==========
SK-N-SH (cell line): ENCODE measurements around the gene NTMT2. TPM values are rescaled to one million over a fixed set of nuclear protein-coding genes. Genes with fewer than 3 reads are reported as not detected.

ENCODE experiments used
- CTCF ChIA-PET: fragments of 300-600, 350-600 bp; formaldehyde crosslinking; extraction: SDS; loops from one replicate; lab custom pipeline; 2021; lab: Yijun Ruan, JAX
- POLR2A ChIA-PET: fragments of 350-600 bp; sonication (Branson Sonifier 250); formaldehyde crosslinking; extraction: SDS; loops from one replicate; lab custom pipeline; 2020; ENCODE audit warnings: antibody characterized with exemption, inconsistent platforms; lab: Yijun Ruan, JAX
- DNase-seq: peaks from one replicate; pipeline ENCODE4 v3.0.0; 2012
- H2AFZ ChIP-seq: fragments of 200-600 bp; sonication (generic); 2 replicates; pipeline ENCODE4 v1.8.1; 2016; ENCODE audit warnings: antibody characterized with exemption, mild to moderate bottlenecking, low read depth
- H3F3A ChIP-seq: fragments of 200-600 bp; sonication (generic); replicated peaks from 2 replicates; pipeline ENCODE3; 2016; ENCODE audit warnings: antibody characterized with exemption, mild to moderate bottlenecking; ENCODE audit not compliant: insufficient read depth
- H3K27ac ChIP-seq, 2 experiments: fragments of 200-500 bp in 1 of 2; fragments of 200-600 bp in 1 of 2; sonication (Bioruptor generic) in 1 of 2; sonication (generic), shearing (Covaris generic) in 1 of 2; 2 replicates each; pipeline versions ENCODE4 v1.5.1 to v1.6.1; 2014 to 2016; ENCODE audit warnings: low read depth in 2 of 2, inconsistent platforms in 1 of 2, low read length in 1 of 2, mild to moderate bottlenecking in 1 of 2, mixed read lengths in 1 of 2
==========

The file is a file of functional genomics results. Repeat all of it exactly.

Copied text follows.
SK-N-SH (cell line): ENCODE measurements around the gene NTMT2. TPM values are rescaled to one million over a fixed set of nuclear protein-coding genes. Genes with fewer than 3 reads are reported as not detected.

ENCODE experiments used
- CTCF ChIA-PET: fragments of 300-600, 350-600 bp; formaldehyde crosslinking; extraction: SDS; loops from one replicate; lab custom pipeline; 2021; lab: Yijun Ruan, JAX
- POLR2A ChIA-PET: fragments of 350-600 bp; sonication (Branson Sonifier 250); formaldehyde crosslinking; extraction: SDS; loops from one replicate; lab custom pipeline; 2020; ENCODE audit warnings: antibody characterized with exemption, inconsistent platforms; lab: Yijun Ruan, JAX
- DNase-seq: peaks from one replicate; pipeline ENCODE4 v3.0.0; 2012
- H2AFZ ChIP-seq: fragments of 200-600 bp; sonication (generic); 2 replicates; pipeline ENCODE4 v1.8.1; 2016; ENCODE audit warnings: antibody characterized with exemption, mild to moderate bottlenecking, low read depth
- H3F3A ChIP-seq: fragments of 200-600 bp; sonication (generic); replicated peaks from 2 replicates; pipeline ENCODE3; 2016; ENCODE audit warnings: antibody characterized with exemption, mild to moderate bottlenecking; ENCODE audit not compliant: insufficient read depth
- H3K27ac ChIP-seq, 2 experiments: fragments of 200-500 bp in 1 of 2; fragments of 200-600 bp in 1 of 2; sonication (Bioruptor generic) in 1 of 2; sonication (generic), shearing (Covaris generic) in 1 of 2; 2 replicates each; pipeline versions ENCODE4 v1.5.1 to v1.6.1; 2014 to 2016; ENCODE audit warnings: low read depth in 2 of 2, inconsistent platforms in 1 of 2, low read length in 1 of 2, mild to moderate bottlenecking in 1 of 2, mixed read lengths in 1 of 2